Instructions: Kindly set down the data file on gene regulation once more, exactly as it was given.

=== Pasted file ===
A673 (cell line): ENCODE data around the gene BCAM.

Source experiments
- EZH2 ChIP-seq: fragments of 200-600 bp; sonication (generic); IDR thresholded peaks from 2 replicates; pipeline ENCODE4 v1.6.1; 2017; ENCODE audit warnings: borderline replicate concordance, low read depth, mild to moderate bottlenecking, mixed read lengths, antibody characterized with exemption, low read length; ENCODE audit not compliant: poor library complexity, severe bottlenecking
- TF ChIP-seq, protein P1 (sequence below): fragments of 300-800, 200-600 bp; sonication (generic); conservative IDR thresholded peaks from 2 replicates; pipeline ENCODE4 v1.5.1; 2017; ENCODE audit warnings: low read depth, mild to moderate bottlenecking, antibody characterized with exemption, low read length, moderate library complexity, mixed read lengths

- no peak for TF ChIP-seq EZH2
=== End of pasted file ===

A673 (cell line): ENCODE data around the gene BCAM.

Source experiments
- EZH2 ChIP-seq: fragments of 200-600 bp; sonication (generic); IDR thresholded peaks from 2 replicates; pipeline ENCODE4 v1.6.1; 2017; ENCODE audit warnings: borderline replicate concordance, low read depth, mild to moderate bottlenecking, mixed read lengths, antibody characterized with exemption, low read length; ENCODE audit not compliant: poor library complexity, severe bottlenecking
- TF ChIP-seq, protein P1 (sequence below): fragments of 300-800, 200-600 bp; sonication (generic); conservative IDR thresholded peaks from 2 replicates; pipeline ENCODE4 v1.5.1; 2017; ENCODE audit warnings: low read depth, mild to moderate bottlenecking, antibody characterized with exemption, low read length, moderate library complexity, mixed read lengths

- no peak for TF ChIP-seq EZH2